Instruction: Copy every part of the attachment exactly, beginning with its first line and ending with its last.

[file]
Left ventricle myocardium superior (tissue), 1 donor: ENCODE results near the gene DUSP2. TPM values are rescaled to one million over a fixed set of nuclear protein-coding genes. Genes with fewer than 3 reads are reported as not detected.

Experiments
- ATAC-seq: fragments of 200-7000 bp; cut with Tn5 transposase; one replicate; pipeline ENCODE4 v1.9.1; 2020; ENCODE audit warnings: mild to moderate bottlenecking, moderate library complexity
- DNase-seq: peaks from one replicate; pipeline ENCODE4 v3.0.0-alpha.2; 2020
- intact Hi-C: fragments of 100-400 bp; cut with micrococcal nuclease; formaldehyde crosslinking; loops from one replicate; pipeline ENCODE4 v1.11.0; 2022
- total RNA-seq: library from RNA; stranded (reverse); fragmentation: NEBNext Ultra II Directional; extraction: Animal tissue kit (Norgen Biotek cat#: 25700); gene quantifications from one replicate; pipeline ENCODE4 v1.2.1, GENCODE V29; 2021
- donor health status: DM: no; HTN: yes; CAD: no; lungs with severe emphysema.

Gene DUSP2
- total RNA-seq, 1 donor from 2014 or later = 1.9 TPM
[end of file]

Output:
Left ventricle myocardium superior (tissue), 1 donor: ENCODE results near the gene DUSP2. TPM values are rescaled to one million over a fixed set of nuclear protein-coding genes. Genes with fewer than 3 reads are reported as not detected.

Experiments
- ATAC-seq: fragments of 200-7000 bp; cut with Tn5 transposase; one replicate; pipeline ENCODE4 v1.9.1; 2020; ENCODE audit warnings: mild to moderate bottlenecking, moderate library complexity
- DNase-seq: peaks from one replicate; pipeline ENCODE4 v3.0.0-alpha.2; 2020
- intact Hi-C: fragments of 100-400 bp; cut with micrococcal nuclease; formaldehyde crosslinking; loops from one replicate; pipeline ENCODE4 v1.11.0; 2022
- total RNA-seq: library from RNA; stranded (reverse); fragmentation: NEBNext Ultra II Directional; extraction: Animal tissue kit (Norgen Biotek cat#: 25700); gene quantifications from one replicate; pipeline ENCODE4 v1.2.1, GENCODE V29; 2021
- donor health status: DM: no; HTN: yes; CAD: no; lungs with severe emphysema.

Gene DUSP2
- total RNA-seq, 1 donor from 2014 or later = 1.9 TPM